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Sherlock Holmes: A Game of Shadows - Jude Law interview

Sherlock Holmes: A Game of Shadows

Interview by Rob Carnevale

JUDE Law discusses the ‘bro-mance’ element of Sherlock Holmes: A Game of Shadows as well as why the characters of Holmes and Watson continue to remain fresh and ripe for revisiting by numerous filmmakers and artists. He was speaking at the London press conference for the film.

Q. What did you particularly relish about developing the Holmes/Watson ‘bro-mance’?
Jude Law: I think that no matter how happy and harmonious and creative the first film was as a group, 20 or 30% of a film is always taken up at the beginning getting to know each other, and that you end on a high, knowing how each other works. It never felt like we dropped the ball from the first – we never assumed there would be a second – but a lot of energy was carried into the second. A lot of enthusiasm for relationships that worked, that we wanted to flesh out more. I was excited about mining more of the same.

Q. How do you manage to take your characters further without falling into the pitfall of doing the same thing again?
Jude Law: These characters have survived the test of time, and have been explored by so many actors, because they’re incredibly rich. First of all we have a tome of work we can lean back on, and investigate how to keep these characters rich and alive. We’re also in a creative environment where we’re allowed to play and to keep stretching and trying new ideas within the relationship. Also, the truth is, the reason they’ve been so popular for so long is that they’re symbolic in a way of characters we all know and have in us. There’s the side that’s down to earth, then there’s the imaginative, creative, eccentric and anarchic side. Looked at in a simple way, that’s what Watson and Holmes are symbolic of.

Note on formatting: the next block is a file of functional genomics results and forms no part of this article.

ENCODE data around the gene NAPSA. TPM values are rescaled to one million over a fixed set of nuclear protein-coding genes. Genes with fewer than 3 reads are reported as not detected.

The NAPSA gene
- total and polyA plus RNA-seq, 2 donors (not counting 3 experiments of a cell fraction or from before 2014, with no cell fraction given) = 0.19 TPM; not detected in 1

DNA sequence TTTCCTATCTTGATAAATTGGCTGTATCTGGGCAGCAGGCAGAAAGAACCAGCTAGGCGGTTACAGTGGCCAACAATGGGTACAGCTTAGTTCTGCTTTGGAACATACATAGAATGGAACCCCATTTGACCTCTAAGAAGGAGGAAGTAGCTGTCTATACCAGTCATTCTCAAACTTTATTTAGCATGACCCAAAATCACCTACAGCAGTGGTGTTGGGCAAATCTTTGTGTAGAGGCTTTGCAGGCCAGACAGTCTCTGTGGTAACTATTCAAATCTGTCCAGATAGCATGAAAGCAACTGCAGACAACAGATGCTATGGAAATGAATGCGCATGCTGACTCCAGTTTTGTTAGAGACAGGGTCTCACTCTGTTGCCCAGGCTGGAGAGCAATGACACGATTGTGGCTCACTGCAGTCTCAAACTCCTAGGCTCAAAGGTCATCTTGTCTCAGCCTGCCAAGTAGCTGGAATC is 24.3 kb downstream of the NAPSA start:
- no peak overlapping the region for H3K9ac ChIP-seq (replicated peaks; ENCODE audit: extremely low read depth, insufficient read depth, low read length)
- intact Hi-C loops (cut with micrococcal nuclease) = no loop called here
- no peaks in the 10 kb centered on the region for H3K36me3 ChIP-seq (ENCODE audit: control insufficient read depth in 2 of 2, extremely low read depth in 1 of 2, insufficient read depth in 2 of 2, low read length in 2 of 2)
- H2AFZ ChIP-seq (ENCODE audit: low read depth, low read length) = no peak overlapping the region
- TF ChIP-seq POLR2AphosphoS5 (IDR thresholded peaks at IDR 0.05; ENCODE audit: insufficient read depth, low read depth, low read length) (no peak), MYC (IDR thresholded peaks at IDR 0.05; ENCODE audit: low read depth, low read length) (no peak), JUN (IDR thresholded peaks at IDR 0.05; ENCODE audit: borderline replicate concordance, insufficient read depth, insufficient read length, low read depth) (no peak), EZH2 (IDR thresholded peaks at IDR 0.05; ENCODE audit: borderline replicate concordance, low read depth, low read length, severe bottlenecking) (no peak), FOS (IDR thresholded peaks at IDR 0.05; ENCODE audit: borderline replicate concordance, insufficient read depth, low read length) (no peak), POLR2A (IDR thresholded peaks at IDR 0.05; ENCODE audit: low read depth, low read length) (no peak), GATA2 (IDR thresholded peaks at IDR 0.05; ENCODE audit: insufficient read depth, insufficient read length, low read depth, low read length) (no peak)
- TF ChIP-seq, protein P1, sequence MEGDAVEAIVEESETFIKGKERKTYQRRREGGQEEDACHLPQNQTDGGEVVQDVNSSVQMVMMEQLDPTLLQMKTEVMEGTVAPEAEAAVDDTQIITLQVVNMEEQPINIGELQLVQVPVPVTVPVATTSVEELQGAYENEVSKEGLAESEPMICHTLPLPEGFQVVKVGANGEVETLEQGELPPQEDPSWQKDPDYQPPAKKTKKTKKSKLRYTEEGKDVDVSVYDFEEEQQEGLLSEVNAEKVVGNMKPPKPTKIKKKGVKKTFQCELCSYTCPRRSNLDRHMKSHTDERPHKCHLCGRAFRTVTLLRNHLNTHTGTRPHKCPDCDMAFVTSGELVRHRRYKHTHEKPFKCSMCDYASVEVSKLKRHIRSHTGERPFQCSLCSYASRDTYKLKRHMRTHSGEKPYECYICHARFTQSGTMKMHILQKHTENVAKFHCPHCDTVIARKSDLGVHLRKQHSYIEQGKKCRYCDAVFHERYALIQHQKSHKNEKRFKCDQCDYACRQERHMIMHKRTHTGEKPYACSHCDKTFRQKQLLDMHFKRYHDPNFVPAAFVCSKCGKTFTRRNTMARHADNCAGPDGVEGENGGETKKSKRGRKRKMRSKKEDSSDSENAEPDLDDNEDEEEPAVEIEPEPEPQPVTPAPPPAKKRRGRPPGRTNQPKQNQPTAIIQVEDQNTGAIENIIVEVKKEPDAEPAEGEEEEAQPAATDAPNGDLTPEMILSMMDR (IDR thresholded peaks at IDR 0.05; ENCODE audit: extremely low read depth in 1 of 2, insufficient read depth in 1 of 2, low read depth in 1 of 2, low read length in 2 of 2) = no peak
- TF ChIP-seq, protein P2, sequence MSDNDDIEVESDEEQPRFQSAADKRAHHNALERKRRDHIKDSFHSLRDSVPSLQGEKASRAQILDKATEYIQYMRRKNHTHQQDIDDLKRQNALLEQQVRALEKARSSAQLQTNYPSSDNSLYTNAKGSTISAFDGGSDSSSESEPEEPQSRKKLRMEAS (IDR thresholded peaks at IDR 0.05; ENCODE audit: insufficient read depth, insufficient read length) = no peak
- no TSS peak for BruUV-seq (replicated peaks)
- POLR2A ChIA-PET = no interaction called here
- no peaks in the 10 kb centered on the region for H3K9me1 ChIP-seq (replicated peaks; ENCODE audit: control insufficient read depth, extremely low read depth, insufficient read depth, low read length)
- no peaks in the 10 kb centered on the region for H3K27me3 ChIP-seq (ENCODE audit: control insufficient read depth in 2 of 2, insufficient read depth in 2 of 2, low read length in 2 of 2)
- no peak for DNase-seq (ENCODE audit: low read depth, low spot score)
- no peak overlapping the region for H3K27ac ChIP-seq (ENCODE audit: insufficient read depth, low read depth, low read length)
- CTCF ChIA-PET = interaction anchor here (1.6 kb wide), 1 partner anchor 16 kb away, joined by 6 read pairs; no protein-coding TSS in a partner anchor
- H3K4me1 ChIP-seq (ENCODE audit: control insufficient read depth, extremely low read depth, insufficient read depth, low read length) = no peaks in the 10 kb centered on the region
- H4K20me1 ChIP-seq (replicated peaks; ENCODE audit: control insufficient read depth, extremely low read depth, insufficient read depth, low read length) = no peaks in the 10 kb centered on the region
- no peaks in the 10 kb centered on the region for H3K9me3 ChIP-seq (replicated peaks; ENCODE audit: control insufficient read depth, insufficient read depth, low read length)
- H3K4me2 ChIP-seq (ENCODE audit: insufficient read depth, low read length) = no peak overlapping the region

Q. What’s in you that’s expressed in these characters?
Jude Law: I suppose that some days I wake up I have to wake up and be responsible, reliable and down to earth, and some days I don’t. I think this job in particular allows us all to be Holmesian – to think out of the box. Real life demands we’re like Dr Watson.

Q. This sequel is very physical – was that exhausting for you?
Jude Law: I think it’s true to say the physical aspect of this film was another important element we wanted to push further. We pushed the dialogue, we pushed the banter, the relationship, and we did noticeably stop and say, let’s elevate the physicality. Going back to our original idea, it was to take these guys out of Baker Street. You don’t just hear them talking about their adventures – you see them living them. That bar was pretty high. We’d go into stuff 90% knowing what was happening, and then another idea would come up that would increase it by 20%.

Q. How much comes from you working on the character and how is taken from the books?
Jude Law: You can compare Holmes and Watson to great Shakespearean characters, in a way. They’ve been played by hundreds of actors over the years, and each one is a different interpretation – the source material can take that form of interpretation. This is ours.

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Read our interview with Guy Ritchie